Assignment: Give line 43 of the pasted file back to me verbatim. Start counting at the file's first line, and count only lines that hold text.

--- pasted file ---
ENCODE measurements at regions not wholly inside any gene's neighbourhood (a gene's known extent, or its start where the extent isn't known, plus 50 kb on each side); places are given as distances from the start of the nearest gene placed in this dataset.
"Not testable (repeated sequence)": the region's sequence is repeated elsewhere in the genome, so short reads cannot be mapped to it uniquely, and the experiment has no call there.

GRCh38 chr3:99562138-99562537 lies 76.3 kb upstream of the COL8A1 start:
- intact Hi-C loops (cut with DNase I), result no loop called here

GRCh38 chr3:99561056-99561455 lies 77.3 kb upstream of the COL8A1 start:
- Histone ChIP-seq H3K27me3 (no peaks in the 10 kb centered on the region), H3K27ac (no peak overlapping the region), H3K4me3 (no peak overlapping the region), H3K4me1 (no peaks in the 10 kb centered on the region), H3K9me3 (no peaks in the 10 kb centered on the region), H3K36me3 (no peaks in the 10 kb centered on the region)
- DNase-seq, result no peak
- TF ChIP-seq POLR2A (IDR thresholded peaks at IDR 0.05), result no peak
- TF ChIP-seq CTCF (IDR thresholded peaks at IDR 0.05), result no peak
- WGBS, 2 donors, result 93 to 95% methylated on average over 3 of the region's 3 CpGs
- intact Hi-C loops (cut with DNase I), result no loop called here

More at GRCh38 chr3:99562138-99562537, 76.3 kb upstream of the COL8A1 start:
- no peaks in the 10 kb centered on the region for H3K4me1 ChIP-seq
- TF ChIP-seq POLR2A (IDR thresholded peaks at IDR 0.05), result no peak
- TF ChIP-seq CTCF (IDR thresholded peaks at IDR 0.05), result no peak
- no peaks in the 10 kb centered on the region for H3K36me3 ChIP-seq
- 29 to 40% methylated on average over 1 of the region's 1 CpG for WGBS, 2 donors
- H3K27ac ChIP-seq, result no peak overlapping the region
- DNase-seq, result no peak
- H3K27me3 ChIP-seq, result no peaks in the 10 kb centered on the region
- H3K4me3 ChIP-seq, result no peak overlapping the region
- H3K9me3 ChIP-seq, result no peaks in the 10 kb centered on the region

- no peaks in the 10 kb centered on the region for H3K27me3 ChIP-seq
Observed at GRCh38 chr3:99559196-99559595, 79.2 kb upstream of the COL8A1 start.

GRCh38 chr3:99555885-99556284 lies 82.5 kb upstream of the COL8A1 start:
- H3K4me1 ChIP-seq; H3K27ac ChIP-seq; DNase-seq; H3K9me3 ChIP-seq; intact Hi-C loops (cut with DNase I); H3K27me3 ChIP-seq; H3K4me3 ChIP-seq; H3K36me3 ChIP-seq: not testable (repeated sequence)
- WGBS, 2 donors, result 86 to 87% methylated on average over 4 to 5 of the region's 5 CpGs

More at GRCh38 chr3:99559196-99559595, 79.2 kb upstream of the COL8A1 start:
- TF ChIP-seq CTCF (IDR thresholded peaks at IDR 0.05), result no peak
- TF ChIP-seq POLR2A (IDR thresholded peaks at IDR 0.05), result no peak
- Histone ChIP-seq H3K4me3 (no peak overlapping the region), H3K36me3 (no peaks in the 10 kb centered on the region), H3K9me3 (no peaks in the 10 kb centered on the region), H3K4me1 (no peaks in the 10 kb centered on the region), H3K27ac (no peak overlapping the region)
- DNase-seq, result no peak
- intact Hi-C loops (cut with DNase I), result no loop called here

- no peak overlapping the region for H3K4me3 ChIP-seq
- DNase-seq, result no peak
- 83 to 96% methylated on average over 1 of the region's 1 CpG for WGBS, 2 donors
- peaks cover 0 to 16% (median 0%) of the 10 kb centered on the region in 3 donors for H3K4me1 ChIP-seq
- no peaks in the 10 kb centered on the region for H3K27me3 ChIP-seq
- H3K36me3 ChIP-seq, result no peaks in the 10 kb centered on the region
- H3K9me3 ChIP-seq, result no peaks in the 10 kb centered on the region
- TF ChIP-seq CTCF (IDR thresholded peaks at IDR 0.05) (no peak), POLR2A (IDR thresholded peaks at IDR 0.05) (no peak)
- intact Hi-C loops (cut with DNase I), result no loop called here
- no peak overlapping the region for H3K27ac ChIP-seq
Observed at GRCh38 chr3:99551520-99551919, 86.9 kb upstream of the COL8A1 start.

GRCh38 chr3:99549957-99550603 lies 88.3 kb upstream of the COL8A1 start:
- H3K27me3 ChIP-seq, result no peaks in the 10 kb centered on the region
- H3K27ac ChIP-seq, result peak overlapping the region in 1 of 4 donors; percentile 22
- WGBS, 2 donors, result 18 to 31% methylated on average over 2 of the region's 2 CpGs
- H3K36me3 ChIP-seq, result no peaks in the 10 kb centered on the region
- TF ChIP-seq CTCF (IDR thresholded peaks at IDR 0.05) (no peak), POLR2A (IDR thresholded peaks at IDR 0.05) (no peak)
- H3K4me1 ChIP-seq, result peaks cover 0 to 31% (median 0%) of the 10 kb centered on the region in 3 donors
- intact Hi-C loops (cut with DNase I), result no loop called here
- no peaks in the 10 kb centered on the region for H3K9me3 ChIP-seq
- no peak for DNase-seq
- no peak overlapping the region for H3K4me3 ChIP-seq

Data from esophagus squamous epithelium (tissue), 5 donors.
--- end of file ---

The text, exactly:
- no peak overlapping the region for H3K27ac ChIP-seq